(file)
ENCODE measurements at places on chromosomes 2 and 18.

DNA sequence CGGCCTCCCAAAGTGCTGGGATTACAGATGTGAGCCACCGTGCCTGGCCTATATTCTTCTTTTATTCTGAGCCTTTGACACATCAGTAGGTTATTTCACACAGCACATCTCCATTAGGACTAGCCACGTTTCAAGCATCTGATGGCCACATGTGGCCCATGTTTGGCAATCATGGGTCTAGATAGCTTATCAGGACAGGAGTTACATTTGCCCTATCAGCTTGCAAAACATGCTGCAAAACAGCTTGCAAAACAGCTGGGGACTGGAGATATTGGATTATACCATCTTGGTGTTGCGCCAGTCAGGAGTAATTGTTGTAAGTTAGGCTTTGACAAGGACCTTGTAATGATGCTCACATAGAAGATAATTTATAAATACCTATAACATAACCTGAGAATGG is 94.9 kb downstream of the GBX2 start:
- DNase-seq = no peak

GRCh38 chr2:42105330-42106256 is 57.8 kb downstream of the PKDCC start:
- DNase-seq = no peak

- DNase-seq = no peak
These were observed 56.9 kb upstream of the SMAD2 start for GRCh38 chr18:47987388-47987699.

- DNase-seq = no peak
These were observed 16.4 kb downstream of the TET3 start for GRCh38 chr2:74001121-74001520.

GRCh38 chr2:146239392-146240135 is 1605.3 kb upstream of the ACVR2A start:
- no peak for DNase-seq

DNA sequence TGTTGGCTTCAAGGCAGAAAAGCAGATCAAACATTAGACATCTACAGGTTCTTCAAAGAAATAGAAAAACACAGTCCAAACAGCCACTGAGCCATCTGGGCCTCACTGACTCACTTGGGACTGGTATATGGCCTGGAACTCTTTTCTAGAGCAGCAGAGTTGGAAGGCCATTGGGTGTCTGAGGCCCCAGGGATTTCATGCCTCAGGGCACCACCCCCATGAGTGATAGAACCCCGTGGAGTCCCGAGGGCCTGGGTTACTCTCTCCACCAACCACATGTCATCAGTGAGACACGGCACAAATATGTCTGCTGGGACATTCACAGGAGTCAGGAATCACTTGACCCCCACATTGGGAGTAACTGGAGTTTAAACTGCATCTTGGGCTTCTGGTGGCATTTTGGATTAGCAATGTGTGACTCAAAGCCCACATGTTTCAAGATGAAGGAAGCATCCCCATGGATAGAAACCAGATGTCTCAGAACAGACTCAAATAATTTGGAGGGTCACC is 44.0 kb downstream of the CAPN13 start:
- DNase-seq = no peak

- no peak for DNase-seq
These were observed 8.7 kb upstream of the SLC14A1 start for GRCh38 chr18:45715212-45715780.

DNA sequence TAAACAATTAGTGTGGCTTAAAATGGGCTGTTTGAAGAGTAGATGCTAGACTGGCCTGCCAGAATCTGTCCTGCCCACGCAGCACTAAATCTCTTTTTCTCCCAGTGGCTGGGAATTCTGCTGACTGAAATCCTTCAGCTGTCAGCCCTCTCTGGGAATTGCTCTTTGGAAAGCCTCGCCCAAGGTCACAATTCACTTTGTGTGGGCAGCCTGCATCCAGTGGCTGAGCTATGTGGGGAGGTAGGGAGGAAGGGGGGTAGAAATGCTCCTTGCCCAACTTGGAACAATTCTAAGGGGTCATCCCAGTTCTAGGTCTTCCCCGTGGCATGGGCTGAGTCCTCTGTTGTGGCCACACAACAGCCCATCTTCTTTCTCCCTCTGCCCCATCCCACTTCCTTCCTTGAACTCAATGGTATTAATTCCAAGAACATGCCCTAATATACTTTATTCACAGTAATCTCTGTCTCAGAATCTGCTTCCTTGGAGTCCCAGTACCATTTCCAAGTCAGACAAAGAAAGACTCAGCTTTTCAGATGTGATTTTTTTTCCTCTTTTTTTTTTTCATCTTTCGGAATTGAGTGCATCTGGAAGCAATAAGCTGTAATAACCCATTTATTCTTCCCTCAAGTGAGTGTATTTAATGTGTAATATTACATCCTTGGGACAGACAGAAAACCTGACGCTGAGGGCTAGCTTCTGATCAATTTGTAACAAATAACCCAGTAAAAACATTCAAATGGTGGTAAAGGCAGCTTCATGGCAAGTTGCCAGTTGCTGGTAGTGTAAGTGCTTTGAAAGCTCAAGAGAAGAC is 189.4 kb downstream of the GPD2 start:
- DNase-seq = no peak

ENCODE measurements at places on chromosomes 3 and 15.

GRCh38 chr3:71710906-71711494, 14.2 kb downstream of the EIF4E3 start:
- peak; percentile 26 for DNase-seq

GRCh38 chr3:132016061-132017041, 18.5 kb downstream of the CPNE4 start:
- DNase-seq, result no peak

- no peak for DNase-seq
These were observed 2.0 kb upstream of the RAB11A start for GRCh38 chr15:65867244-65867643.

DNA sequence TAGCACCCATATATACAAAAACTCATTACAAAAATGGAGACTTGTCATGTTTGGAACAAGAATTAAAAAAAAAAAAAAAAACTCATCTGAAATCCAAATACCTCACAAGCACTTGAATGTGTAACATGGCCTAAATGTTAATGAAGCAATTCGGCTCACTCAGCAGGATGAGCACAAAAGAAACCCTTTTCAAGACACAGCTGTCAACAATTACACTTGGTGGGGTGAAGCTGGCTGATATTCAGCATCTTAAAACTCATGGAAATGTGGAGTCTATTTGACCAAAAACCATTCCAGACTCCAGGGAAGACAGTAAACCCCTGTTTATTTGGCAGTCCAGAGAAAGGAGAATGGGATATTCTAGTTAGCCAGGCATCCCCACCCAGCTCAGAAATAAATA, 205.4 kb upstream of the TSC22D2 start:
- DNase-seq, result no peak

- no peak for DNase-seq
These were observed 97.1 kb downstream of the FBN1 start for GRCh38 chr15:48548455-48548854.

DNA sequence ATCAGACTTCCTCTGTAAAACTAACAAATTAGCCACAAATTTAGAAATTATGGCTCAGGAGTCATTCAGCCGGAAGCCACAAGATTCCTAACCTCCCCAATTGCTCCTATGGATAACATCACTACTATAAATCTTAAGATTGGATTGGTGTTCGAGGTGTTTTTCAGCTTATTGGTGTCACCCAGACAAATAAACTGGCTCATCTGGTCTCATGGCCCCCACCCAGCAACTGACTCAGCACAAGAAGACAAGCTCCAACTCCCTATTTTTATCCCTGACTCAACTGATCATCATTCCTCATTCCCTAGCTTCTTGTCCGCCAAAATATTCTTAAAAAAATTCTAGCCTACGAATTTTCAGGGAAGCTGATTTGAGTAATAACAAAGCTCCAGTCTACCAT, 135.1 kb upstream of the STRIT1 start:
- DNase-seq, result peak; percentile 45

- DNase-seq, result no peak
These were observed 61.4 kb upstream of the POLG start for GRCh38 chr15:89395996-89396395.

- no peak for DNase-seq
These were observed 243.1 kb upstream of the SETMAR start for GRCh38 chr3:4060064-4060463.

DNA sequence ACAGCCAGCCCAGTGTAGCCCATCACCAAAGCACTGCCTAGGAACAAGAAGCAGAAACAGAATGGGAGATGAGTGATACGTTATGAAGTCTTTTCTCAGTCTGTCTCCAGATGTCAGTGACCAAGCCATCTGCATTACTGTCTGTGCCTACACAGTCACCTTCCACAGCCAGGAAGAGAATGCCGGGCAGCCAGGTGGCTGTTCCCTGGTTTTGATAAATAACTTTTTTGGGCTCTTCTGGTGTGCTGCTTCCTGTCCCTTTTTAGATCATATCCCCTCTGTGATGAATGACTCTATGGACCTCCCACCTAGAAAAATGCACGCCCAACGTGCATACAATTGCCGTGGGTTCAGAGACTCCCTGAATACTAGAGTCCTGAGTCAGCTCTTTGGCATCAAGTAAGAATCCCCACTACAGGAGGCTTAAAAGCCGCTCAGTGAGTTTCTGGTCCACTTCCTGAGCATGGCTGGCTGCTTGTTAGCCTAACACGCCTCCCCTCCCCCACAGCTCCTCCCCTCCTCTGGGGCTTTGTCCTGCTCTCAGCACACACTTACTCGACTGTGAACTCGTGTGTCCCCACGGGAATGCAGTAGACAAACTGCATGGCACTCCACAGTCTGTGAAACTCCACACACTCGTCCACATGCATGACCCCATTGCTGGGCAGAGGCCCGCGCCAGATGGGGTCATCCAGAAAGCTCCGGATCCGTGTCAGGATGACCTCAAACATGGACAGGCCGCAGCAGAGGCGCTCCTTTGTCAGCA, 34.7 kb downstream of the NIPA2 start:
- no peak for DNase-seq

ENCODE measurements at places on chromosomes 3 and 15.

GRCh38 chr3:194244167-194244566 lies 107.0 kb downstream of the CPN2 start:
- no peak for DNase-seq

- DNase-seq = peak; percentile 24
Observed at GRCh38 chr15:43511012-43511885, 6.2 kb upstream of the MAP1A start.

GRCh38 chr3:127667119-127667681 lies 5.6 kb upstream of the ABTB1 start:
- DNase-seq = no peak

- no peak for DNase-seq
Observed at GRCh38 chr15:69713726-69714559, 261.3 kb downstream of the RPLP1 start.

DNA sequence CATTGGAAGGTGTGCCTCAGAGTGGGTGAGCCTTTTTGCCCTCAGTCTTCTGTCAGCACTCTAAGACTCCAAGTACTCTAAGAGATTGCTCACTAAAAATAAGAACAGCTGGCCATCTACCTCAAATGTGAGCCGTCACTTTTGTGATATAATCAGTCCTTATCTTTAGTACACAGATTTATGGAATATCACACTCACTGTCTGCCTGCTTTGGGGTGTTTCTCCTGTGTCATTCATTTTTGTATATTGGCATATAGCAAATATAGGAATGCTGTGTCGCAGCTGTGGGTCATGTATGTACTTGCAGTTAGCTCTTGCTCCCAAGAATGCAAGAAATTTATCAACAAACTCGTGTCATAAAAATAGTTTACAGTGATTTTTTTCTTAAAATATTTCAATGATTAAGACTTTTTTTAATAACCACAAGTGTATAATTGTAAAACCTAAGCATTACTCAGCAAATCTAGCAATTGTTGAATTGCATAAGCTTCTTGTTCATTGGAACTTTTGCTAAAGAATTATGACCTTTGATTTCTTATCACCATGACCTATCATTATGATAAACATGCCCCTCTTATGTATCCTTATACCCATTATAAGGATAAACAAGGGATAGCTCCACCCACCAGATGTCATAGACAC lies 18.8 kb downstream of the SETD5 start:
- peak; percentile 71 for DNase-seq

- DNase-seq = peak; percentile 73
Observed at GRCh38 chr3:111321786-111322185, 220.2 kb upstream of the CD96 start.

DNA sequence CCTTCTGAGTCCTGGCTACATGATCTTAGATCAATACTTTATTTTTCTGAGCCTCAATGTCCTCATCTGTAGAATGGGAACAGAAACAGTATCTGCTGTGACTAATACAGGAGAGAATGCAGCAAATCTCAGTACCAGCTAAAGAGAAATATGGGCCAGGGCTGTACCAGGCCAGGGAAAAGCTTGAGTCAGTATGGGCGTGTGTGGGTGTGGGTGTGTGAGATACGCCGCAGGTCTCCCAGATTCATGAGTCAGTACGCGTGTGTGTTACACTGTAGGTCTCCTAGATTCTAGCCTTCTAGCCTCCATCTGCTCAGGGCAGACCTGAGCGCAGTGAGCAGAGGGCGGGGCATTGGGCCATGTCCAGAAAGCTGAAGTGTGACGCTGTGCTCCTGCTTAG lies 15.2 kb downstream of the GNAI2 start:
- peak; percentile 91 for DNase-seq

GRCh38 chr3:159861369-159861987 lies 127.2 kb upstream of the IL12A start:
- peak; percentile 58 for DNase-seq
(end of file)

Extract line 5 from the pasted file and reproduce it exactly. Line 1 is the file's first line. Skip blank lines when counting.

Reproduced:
- DNase-seq = no peak